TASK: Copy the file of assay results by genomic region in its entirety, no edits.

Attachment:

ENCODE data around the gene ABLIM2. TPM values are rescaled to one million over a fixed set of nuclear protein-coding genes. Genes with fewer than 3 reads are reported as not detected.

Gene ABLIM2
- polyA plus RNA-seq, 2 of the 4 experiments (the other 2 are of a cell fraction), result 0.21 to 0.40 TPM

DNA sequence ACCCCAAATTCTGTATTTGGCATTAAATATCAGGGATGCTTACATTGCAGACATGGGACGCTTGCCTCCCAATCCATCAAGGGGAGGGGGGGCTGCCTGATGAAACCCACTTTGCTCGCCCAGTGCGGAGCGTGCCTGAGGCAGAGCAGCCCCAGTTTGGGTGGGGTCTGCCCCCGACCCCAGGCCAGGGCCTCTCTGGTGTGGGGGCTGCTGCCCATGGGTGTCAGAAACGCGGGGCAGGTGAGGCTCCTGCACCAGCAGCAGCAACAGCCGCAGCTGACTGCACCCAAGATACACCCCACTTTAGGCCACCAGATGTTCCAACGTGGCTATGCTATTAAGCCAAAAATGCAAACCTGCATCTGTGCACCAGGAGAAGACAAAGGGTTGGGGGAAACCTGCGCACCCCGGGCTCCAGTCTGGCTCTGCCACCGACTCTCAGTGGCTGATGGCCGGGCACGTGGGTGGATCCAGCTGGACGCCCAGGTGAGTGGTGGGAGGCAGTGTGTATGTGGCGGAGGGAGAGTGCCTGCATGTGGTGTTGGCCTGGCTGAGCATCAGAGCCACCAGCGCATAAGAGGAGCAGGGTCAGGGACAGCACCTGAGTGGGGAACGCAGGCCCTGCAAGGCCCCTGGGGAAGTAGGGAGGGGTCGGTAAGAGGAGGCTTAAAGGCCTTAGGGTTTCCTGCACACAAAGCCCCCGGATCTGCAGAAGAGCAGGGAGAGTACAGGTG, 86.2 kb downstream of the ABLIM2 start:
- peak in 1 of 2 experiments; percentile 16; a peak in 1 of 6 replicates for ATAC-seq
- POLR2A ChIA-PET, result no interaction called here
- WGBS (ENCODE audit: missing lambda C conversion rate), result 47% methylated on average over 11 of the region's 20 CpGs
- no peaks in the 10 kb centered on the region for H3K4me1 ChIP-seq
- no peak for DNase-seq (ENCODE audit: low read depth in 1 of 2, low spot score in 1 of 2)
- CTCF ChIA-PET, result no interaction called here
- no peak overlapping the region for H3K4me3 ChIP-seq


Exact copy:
ENCODE data around the gene ABLIM2. TPM values are rescaled to one million over a fixed set of nuclear protein-coding genes. Genes with fewer than 3 reads are reported as not detected.

Gene ABLIM2
- polyA plus RNA-seq, 2 of the 4 experiments (the other 2 are of a cell fraction), result 0.21 to 0.40 TPM

DNA sequence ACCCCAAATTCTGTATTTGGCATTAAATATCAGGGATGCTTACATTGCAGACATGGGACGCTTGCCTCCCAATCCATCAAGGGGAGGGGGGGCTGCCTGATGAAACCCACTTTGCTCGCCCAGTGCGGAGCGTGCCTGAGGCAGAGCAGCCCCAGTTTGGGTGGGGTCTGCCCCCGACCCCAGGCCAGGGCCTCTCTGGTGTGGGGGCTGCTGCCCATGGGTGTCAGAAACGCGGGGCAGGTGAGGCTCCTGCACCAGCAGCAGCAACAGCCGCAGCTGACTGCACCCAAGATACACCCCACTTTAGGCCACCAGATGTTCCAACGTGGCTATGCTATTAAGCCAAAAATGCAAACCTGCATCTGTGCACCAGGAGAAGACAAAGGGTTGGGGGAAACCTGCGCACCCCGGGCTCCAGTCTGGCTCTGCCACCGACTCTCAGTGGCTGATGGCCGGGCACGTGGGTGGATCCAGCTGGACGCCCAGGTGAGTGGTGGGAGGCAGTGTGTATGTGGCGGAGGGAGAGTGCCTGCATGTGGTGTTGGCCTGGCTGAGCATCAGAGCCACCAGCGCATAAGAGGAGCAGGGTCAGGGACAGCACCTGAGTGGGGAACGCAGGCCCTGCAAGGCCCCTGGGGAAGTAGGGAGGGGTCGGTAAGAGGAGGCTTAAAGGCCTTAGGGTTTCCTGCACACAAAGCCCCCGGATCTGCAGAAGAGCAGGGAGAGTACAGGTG, 86.2 kb downstream of the ABLIM2 start:
- peak in 1 of 2 experiments; percentile 16; a peak in 1 of 6 replicates for ATAC-seq
- POLR2A ChIA-PET, result no interaction called here
- WGBS (ENCODE audit: missing lambda C conversion rate), result 47% methylated on average over 11 of the region's 20 CpGs
- no peaks in the 10 kb centered on the region for H3K4me1 ChIP-seq
- no peak for DNase-seq (ENCODE audit: low read depth in 1 of 2, low spot score in 1 of 2)
- CTCF ChIA-PET, result no interaction called here
- no peak overlapping the region for H3K4me3 ChIP-seq